A lot or a little?
The parents' guide to what's in this TV show.
What parents need to know
Parents need to know that the game show Splatalot is a game show with very little iffy stuff, but not a lot of substance. Kids face a series of physical obstacles and some opponents armed with slippery slime and water, so the nature of the challenges favors body strength, determination, and even basic luck more than thoughtful strategy -- but there's still some value in seeing how the contestants cope with victory and defeat. Expect some mild trash-talking on the part of the hosts and the adult cast members, plus many replays of the kids' missteps, designed to maximize laughs. Though it's not intended to hurt the contestants' feelings, it does offer a great opening to talk with your kids about bullying.
- Parents say
- Kids say
There aren't any reviews yet. Be the first to review this title.
What's the story?
SPLATALOT is a medieval-themed game show that challenges kids to conquer a series of obstacle courses in and around a castle setting on the way to retrieving a golden crown, thus claiming the title of king or queen. Twelve contestants must maneuver over rolling barrels, scale slippery walls, and span long gaps in bridges on their way to their goal; the top performers from each challenge earn the right to compete at the next level. Their journey is made more difficult by assaults from the castle's gladiator-style Defenders, who pelt them with water and slime to slow their advance.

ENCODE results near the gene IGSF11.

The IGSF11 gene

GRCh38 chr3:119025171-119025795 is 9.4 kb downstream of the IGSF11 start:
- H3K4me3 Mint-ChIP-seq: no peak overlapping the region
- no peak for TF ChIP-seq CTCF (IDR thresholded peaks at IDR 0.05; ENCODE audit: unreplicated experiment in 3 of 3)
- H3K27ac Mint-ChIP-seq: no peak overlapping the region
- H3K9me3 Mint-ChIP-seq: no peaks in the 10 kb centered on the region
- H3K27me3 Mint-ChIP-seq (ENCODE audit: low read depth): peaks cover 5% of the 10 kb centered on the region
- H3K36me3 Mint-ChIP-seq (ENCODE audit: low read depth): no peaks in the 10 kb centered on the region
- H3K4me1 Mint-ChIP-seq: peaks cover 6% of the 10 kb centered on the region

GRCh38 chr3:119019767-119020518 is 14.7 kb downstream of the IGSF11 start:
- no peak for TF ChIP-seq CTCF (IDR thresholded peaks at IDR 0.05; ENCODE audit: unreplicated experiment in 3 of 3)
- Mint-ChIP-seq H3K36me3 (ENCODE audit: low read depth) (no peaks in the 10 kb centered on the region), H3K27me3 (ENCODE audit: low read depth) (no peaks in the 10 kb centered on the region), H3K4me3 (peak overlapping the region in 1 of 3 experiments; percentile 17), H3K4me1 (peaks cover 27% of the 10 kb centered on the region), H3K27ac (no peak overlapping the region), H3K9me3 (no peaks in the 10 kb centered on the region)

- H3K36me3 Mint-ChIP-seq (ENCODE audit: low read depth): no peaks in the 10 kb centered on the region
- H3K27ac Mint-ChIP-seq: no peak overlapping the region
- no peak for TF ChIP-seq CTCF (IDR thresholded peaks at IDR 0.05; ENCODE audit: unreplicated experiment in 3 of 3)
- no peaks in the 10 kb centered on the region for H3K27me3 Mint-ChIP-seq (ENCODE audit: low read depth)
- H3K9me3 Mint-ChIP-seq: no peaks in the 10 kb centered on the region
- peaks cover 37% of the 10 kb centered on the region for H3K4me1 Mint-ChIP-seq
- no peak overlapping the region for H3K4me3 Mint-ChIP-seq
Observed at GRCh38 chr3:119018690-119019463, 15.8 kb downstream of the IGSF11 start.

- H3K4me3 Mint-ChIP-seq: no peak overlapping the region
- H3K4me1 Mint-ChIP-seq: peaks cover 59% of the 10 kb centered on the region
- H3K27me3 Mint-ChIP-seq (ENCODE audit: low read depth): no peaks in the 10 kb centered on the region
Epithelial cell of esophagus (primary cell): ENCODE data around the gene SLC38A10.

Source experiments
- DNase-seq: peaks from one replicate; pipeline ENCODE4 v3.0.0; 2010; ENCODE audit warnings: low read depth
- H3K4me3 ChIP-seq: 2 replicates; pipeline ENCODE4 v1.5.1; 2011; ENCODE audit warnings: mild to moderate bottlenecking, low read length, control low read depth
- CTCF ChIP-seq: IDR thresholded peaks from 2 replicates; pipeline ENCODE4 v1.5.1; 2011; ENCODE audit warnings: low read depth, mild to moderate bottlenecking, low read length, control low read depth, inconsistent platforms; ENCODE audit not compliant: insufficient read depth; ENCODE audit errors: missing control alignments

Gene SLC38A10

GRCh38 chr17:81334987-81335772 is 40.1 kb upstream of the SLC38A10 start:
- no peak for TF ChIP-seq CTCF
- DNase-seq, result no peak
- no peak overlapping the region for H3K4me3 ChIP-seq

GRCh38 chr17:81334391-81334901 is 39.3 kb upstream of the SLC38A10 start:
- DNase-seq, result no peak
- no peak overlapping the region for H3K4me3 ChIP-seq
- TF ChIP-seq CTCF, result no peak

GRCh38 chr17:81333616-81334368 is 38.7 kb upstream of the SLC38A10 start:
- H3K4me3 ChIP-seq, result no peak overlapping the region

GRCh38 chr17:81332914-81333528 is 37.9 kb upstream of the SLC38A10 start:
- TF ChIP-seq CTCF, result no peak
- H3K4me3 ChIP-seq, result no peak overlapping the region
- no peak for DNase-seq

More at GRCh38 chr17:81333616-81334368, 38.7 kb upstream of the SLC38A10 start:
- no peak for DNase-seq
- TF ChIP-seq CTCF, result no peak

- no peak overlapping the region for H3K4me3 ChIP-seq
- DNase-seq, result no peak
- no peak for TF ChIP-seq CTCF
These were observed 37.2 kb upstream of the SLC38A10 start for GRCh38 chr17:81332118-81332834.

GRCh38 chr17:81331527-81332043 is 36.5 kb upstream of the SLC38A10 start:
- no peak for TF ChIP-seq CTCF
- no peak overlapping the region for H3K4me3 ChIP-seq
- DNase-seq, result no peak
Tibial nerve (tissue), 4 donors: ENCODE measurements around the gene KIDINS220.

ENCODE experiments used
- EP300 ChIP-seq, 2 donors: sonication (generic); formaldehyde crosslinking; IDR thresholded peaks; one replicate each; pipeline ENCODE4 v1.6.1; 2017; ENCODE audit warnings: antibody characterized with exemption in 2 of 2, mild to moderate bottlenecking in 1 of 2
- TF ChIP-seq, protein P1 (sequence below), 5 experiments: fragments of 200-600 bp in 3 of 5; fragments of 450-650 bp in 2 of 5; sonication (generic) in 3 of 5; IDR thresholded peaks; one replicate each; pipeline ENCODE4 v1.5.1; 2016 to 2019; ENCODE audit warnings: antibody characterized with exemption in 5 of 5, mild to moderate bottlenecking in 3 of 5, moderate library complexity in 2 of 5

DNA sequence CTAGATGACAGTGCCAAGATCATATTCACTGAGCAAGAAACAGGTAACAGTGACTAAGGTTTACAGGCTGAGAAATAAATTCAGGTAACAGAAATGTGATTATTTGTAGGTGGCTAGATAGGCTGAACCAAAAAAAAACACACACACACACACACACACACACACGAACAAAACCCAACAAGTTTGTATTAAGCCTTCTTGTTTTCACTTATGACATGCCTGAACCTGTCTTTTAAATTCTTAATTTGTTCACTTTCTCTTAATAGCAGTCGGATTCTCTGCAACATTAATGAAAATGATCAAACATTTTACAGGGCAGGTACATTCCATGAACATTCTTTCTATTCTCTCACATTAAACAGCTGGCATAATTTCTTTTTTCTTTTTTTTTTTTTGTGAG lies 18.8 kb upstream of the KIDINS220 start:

Is it any good?
There are no surprises in this frantically paced game show, which is bound to entice kids on sheer messiness alone. After all, what isn't fun about watching a bunch of kids wade through soap suds, get doused by slime, and bump around on obstacles that toss them into the water? Not much in the eyes of 5- to 8-year-olds especially, and even if Splatalot isn't exactly good clean fun, it sure doesn't miss the mark on entertainment value.
Splatalot is a bit like the candy of the game show family; it's enticing, fun, and colorful, but there's not a lot of substance if you really think about it. Bottom line? It's fine for occasional viewing, but all your kids will get out of it is a burning desire to turn your house into an oversized obstacle course, complete with neon slime.
Talk to your kids about ...
Families can talk about competition. What do you learn by taking part in contests? How does facing off with an opponent encourage you to sharpen your skills? What can be learned from losing?
Kids: Do you think the participants enjoy having their mistakes and tumbles replayed for viewers' enjoyment? Would you be OK with that? How is this type of scenario different from bullying?
How do you overcome obstacles in your life? Are there certain people or challenges that give you the most trouble? Who do you turn for help or guidance?